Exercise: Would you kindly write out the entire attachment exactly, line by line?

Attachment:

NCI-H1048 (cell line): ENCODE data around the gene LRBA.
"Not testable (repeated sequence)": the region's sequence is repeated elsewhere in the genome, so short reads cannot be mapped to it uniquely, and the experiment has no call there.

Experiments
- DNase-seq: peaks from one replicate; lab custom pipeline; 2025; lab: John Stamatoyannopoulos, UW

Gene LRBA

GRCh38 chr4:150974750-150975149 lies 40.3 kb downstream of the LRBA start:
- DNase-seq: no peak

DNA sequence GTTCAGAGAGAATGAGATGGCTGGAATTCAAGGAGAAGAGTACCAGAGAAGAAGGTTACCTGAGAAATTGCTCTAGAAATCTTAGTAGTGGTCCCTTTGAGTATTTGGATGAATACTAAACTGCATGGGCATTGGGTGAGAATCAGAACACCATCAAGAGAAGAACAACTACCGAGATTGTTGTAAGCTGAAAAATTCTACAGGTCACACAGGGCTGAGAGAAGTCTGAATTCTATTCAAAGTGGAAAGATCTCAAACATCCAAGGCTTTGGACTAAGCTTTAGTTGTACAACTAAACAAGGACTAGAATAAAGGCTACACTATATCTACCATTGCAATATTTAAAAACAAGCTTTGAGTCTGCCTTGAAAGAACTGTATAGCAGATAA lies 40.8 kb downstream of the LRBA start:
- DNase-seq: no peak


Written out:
NCI-H1048 (cell line): ENCODE data around the gene LRBA.
"Not testable (repeated sequence)": the region's sequence is repeated elsewhere in the genome, so short reads cannot be mapped to it uniquely, and the experiment has no call there.

Experiments
- DNase-seq: peaks from one replicate; lab custom pipeline; 2025; lab: John Stamatoyannopoulos, UW

Gene LRBA

GRCh38 chr4:150974750-150975149 lies 40.3 kb downstream of the LRBA start:
- DNase-seq: no peak

DNA sequence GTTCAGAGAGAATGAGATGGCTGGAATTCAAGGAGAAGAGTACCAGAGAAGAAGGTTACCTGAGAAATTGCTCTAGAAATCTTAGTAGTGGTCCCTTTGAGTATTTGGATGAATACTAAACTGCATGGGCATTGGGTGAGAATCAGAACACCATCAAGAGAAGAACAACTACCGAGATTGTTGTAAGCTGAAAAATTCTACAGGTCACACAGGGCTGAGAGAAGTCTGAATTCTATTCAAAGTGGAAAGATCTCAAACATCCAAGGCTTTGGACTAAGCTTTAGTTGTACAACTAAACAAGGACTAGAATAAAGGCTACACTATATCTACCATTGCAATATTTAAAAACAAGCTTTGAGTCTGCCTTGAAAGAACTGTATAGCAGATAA lies 40.8 kb downstream of the LRBA start:
- DNase-seq: no peak